Auguste Alexandre DUCROT

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French Revolution & Empire, 19th Century

FrenchBorn Auguste Alexandre DUCROT

French general officer

Born on February 24, 1817 in Nevers , France

Died on August 16, 1882 in Versailles , France

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Auguste-Alexandre Ducrot (24 February 1817 – 16 August 1882) was a French general. Ducrot served in the Crimean War, Algeria, the Italian campaign of 1859, and as a division commander in the Franco-Prussian War.

At the outbreak of the Franco-Prussian War, Ducrot was tasked with overseeing the deployment of French forces due to his familiarity with the terrain near Wissembourg. His unsupported division was surprised and defeated by a large force of Prussians and Bavarians at the Battle of Wissembourg. At the Battle of Sedan on 1 September 1870, he succeeded to command of the French army when Marshal MacMahon was wounded early in the morning. By that time, it was obvious that a disastrous defeat was inevitable. Ducrot summed up the situation with the famous remark: « Nous sommes dans un pot de chambre, et nous y serons emmerdés. » ("We are in a chamber pot, and we're going to be shit on.")
...   Auguste-Alexandre Ducrot (24 February 1817 – 16 August 1882) was a French general. Ducrot served in the Crimean War, Algeria, the Italian campaign of 1859, and as a division commander in the Franco-Prussian War.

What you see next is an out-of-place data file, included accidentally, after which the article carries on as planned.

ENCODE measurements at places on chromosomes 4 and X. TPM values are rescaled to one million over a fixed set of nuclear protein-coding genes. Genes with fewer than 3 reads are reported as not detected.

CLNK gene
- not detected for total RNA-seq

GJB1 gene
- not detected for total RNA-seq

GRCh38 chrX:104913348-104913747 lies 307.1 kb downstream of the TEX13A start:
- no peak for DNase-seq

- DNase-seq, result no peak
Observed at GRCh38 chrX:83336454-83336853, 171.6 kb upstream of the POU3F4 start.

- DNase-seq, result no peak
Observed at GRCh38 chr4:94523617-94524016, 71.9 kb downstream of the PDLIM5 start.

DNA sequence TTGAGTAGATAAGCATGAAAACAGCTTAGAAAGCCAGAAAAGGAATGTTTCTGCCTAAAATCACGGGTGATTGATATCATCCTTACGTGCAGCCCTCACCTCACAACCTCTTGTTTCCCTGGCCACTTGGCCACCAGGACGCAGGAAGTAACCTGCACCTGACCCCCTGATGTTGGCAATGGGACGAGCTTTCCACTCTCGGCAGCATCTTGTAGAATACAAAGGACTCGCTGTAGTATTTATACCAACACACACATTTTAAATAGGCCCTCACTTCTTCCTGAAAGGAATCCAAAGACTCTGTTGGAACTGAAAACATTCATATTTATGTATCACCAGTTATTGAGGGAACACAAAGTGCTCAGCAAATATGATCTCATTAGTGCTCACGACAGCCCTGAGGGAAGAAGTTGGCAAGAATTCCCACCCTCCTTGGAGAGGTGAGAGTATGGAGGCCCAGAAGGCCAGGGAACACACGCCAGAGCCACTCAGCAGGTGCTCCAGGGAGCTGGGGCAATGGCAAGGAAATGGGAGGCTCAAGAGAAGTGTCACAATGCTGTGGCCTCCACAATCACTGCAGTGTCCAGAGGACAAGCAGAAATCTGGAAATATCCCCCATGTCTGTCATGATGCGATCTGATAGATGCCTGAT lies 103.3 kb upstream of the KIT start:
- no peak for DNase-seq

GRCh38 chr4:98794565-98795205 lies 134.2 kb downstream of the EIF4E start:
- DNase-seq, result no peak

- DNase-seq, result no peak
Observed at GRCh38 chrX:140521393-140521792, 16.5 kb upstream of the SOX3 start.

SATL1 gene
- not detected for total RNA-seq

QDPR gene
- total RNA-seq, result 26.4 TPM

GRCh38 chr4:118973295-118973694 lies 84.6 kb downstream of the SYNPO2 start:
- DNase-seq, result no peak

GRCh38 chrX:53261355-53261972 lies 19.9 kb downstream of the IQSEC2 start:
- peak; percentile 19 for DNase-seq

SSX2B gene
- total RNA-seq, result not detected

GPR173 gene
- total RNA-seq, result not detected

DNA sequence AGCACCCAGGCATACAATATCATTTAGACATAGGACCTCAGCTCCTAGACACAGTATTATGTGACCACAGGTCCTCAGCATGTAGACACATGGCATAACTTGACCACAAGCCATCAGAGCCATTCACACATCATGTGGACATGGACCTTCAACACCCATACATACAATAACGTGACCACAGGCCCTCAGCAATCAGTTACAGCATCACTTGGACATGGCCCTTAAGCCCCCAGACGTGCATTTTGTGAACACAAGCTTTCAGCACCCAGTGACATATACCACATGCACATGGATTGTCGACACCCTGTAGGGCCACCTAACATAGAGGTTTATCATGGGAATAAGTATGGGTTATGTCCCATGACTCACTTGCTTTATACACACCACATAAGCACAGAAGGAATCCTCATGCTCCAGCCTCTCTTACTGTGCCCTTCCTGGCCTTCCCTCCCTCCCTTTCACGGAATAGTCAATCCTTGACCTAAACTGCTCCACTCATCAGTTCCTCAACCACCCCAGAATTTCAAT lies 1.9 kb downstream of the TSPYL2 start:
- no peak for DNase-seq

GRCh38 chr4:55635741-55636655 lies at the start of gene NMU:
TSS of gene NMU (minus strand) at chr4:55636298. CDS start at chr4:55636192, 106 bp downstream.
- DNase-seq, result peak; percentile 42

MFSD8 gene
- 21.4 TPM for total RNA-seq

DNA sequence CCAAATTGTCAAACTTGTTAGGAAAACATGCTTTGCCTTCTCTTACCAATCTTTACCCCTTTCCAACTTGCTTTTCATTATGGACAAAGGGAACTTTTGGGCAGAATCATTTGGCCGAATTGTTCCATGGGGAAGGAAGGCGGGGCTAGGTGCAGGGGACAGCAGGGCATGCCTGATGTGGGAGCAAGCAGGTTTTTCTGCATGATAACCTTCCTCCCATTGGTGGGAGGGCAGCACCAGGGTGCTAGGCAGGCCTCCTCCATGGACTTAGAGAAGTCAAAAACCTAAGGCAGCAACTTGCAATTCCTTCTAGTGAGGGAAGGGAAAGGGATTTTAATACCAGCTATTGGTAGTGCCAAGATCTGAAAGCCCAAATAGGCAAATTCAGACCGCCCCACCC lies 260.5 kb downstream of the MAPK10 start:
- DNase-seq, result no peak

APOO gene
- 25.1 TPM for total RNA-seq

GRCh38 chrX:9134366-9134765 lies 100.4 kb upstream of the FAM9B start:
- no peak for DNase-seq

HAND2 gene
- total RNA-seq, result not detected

At the outbreak of the Franco-Prussian War, Ducrot was tasked with overseeing the deployment of French forces due to his familiarity with the terrain near Wissembourg. His unsupported division was surprised and defeated by a large force of Prussians and Bavarians at the Battle of Wissembourg. At the Battle of Sedan on 1 September 1870, he succeeded to command of the French army when Marshal MacMahon was wounded early in the morning. By that time, it was obvious that a disastrous defeat was inevitable. Ducrot summed up the situation with the famous remark: « Nous sommes dans un pot de chambre, et nous y serons emmerdés. » ("We are in a chamber pot, and we're going to be shit on.")
Ducrot ordered the army to withdraw, but then General de Wimpffen presented a commission authorizing him to succeed MacMahon. Wimpffen overruled Ducrot, and ordered a counterattack that failed completely. Emperor Napoleon III, present on the battlefield, then surrendered the army to the Prussians.
With de Wimpffen having insisted on command, Ducrot refused to accept responsibility for signing the articles of surrender and was imprisoned by the Prussians. He soon escaped, and took part in the Siege of Paris. Ducrot commanded the most important French attack against the Prussian besiegers (the Battle of Villiers, 29 November–3 December 1870). After the defeat of this attack, Ducrot urged the French government to make peace. Cyclist Maarten Ducrot is his great-grandson.


References

This article incorporates text from a publication now in the public domain: Wood, James, ed. (1907). "DUCROT". The Nuttall Encyclopædia. London and New York: Frederick Warne.



Biography from Wikipedia (see original) under licence CC BY-SA 3.0


 

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